Boston strong

RaceThe bombings at the Boston Marathon last Monday hit close to home for me.

I grew up in the heart of the city. I emphasize the “bay” in bagel. I’ve walked down Boylston Street hundreds of times, whether to pick up groceries at Trader Joe’s or to ring in the New Year. I’m a runner. I knew runners in the race and throngs of people cheering on the sidelines. Most of my family lives in Boston. And my family is full of first responders.

When I heard about the explosions on Monday afternoon, I immediately started calling home to make sure everyone was safe. None of my family members had been at the race, but some of them – nurses, police officers and firefighters – were called to work after the bombings. Their stories from the streets and hospitals – stories of gruesome injuries and the kindness of strangers in the face of terror – are both devastating and beautiful.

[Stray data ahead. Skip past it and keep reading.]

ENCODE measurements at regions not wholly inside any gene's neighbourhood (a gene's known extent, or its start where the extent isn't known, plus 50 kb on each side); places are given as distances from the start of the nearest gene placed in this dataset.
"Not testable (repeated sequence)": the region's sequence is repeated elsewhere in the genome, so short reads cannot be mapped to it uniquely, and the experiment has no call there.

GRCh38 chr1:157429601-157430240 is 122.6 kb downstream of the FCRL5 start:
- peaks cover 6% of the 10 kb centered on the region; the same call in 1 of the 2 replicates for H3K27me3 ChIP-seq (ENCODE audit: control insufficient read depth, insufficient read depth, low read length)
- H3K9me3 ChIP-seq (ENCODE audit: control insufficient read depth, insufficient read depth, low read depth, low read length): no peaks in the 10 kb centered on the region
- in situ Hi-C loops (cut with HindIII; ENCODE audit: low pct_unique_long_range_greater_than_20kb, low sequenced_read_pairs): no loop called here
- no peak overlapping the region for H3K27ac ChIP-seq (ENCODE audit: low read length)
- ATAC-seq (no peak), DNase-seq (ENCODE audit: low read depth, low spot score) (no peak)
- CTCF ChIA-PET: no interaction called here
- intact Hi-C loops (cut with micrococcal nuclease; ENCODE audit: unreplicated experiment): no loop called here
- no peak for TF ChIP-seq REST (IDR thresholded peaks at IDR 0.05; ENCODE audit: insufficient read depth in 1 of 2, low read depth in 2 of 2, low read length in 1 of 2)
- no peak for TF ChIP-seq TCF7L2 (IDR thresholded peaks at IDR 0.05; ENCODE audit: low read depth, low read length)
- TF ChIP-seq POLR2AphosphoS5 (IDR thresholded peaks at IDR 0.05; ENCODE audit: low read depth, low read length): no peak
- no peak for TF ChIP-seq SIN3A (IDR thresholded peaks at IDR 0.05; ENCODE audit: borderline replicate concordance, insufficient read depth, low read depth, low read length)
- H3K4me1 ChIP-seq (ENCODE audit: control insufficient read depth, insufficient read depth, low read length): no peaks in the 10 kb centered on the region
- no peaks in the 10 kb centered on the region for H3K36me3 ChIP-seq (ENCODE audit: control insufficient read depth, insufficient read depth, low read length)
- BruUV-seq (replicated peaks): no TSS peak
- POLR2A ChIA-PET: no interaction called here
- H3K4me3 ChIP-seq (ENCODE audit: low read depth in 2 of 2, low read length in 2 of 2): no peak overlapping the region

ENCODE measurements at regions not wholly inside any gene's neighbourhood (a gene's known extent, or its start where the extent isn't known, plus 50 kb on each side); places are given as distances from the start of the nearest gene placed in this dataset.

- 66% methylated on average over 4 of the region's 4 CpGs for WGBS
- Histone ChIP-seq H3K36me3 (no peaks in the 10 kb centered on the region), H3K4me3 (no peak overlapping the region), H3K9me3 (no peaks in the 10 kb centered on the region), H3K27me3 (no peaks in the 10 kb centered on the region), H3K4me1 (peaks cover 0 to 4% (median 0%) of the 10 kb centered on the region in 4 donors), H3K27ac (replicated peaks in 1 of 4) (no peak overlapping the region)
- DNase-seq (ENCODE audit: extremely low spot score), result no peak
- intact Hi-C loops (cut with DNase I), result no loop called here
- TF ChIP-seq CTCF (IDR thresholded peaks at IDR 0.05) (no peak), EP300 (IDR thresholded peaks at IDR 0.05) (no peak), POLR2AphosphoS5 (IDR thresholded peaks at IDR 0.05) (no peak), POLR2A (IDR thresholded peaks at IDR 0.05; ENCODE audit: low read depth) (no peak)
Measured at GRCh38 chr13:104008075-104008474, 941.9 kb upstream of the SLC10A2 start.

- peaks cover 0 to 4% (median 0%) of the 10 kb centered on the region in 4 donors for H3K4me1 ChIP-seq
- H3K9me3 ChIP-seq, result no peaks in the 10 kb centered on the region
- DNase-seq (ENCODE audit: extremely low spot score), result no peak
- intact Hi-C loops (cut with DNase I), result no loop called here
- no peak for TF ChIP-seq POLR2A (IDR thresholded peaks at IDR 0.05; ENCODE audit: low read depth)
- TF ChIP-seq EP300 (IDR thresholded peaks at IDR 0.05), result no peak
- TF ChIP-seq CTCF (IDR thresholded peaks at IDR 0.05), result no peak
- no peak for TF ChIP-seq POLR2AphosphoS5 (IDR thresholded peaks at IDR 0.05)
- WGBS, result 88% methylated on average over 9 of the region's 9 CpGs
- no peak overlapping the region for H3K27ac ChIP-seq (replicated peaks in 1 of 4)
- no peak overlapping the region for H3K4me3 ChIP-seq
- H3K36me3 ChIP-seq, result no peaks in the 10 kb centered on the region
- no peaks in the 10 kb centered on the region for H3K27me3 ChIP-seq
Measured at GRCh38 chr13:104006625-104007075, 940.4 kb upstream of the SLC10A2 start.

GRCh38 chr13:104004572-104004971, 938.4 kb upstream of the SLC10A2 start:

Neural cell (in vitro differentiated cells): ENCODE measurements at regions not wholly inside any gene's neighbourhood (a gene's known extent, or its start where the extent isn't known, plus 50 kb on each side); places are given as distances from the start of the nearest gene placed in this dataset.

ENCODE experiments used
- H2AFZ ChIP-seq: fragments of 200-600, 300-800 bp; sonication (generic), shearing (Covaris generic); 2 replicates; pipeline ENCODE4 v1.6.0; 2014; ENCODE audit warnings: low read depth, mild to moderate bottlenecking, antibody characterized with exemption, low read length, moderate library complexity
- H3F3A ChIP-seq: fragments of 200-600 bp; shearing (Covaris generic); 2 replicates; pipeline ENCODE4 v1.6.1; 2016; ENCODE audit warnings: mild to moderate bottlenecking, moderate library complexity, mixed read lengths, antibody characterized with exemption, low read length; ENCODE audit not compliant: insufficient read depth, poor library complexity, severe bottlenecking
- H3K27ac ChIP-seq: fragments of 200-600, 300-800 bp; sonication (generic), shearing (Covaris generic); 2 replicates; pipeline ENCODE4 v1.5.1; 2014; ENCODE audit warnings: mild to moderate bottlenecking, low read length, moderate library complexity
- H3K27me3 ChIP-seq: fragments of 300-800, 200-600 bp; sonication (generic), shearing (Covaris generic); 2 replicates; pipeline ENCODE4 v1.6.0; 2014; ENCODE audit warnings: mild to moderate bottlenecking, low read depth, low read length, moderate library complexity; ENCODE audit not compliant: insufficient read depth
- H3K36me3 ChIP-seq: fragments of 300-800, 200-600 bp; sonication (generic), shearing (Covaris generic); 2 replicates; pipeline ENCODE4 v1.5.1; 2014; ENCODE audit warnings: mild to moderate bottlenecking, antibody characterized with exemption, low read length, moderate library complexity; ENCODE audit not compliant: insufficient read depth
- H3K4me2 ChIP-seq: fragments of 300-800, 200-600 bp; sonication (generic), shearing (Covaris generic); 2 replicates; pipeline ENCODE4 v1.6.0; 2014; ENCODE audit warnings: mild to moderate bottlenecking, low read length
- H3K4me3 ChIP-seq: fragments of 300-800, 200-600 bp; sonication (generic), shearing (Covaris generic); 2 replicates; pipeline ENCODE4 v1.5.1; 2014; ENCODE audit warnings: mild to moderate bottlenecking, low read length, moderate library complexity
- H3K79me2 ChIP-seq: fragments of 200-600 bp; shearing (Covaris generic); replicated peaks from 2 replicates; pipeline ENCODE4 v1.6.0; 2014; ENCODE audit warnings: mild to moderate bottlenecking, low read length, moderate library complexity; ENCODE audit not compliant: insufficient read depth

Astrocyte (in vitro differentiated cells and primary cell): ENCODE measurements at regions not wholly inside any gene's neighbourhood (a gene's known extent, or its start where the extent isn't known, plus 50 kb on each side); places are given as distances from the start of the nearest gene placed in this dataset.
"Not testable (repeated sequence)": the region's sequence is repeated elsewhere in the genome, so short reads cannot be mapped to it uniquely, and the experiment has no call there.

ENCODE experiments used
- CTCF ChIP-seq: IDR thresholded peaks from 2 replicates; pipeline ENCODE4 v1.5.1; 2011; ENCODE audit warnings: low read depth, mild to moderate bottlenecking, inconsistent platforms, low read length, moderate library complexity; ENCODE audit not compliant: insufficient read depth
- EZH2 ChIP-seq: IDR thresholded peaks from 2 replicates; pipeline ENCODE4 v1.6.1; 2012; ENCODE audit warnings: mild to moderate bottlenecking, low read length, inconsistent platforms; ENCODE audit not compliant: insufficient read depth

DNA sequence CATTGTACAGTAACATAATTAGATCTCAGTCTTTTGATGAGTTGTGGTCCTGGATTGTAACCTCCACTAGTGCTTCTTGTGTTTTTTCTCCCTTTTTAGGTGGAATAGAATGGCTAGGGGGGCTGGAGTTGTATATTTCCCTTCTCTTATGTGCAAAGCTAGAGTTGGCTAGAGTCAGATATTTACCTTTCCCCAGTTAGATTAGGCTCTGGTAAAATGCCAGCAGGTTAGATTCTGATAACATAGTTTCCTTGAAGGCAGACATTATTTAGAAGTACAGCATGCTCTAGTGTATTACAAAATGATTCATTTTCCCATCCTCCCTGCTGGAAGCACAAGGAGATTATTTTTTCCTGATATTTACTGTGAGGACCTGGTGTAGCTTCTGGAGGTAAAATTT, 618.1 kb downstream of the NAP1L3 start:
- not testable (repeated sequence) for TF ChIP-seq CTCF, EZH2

At the end of the day, I am just thankful for all the ways the explosions didn’t hit close to home. And my heart aches for those who can’t say the same.

I have been dedicating my daily runs to them.

Ryan Polly, a Williston resident who ran in the Boston Marathon on Monday, is planning to do the same on Saturday and has invited any and all to join him in honor of those who were impacted by the events. Runners will congregate in front of ECHO Lake Aquarium and Science Center on the Burlington waterfront at 4 p.m.

“It doesn’t matter how well you run,” Polly noted. “Come run/walk/move in support. Run a mile. Run 10 … Just be there to run in memory of those who were impacted.”

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Kelly March